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“Hof” Takes with Laurel O’Keefe: Stress is not a competition

There is a lot to prove in college. With the tuition bill upward of $40,000, it is hard not to feel like you must always validate your worth as a student. However, in recent years this validation has taken an unhealthy turn. Many students look to stress levels or their choice of major to validate their time and money spent on school, or use their stress levels and workload to measure success. 

I’m guilty of this myself. In my four years here at Hofstra, I’ve looked to fill my schedule to the brim, taking on two majors, leadership roles, a part time job, five classes and unpaid internships at the same time in an (unsuccessful) quest to graduate early. While I don’t regret taking on those responsibilities, dropping my quest to graduate early has been eye-opening. 

Not graduating early was less of a decision than an advising error, yet I feel like it was meant to be. Ultimately, it has left me taking on a lighter workload in my last months here. I feel the best I’ve ever been and have taken time to work on myself and figure out what I want post-graduation and what makes me happy in life. 

Yet in all of this happiness, I feel guilt.  

When I have a spare moment to relax, I feel as if I should be doing more, whether it be picking up more hours at work or applying to jobs. If I lie in bed earlier than 11 p.m. and watch Netflix to unwind, I almost feel panicked, like I’m forgetting something that needs to be done. I am constantly checking my planner and making lists of exaggerated things I have to do or obtain before May. I feel guilty as I sit in the library with my friends while they crunch numbers and I write up a short story to fulfill my minor.

I’m not complaining. While I wish it was more conducive toward my future career in public relations, I love my schedule. Sometimes, though, the guilt I feel catches up to me. I’m caught between a moral and logical ground. I feel as though I’m not stressed enough, but I also know that if I tried to graduate early I would’ve been over-stressed. 

This guilt and inner conflict stems from years of what I’d like to call “stress competition.” My stress competition started in high school, always standing up to proclaim that I too am a stressed and hard-working student, despite my peers being in more AP classes than I. That transferred into my college career, worsening as I sought to be seen as hard-working and ultimately more stressed as a communications student among friends with majors that are typically seen as more challenging.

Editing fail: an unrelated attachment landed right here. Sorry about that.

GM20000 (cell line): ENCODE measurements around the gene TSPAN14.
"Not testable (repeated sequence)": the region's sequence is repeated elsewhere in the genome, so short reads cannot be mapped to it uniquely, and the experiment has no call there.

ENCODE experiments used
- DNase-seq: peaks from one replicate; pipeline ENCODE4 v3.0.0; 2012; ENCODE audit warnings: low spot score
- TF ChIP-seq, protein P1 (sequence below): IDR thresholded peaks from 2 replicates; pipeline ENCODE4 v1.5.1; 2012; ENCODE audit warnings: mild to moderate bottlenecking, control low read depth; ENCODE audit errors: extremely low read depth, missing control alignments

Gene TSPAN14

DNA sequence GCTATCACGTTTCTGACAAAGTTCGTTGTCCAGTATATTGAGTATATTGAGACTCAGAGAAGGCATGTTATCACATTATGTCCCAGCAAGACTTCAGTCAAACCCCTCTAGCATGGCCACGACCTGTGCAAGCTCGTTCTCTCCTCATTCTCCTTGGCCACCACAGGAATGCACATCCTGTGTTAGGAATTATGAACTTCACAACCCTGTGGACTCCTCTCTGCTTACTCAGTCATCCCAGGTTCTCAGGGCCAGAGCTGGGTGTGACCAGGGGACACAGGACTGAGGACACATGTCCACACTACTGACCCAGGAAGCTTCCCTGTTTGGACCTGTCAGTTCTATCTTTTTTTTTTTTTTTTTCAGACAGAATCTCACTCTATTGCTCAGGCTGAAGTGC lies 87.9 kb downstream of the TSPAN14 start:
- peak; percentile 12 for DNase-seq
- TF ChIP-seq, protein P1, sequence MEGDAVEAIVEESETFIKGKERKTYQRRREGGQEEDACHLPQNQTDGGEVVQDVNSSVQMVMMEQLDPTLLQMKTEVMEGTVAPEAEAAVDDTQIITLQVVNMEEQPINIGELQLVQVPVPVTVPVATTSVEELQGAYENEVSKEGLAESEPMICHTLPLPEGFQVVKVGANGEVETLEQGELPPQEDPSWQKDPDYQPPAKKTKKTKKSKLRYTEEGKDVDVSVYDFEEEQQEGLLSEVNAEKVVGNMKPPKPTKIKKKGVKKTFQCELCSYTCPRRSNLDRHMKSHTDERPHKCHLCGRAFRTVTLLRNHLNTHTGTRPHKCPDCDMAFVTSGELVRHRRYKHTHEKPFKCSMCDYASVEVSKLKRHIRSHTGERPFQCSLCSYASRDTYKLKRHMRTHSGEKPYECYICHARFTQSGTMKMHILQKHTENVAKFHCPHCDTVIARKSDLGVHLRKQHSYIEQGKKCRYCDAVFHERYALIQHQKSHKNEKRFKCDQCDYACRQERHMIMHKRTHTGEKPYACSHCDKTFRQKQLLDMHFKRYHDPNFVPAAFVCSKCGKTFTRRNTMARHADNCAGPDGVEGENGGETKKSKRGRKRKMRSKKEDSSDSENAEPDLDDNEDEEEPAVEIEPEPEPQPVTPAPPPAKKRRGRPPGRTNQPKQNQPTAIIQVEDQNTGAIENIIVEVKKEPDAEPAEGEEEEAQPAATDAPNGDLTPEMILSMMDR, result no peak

This problem is widespread and is hurting students. It is pushing millennials to take on more than they can handle, damaging their mental health and even leading individuals to careers they will not enjoy or succeed in. 

In my time at Hofstra, my career choice has been constantly shamed for being less challenging. I’ve been shamed for being less stressed than my peers and I’ve been guilted into feeling as though my stress is less valid because of the field that I’m in. 

While life may be a competition, stress is not. We need to stop focusing on who is busiest, who has the most work or who spends the most time studying. We need to stop shaming those who don’t need to study as much, those who need to study more, those who don’t do the same work that we do or who don’t work the same hours as us. 

As a generation it is time to realize that we as individuals have our own path, or as my friend puts it, “our own timeline.” We need to stop using stress to measure our worth or our talent.

In my last few “stress-free” days, I have learned that focusing on yourself, taking time for yourself and using your time or stress for things that you choose is nothing to be ashamed of. 

I’ve worked hard for my two degrees, as has everyone else in our class. Do I feel I’ve worked harder? Of course. We are biased toward ourselves. Yet, that does not mean I will diminish anyone’s work or time here.  

The way to prove yourself is not to degrade your peers by discrediting their level of activities or stress. The way to prove yourself is to work to the best of your abilities and cross that stage toward your diploma on your own two feet, without having to trample on anyone else’s success or happiness in the process. 


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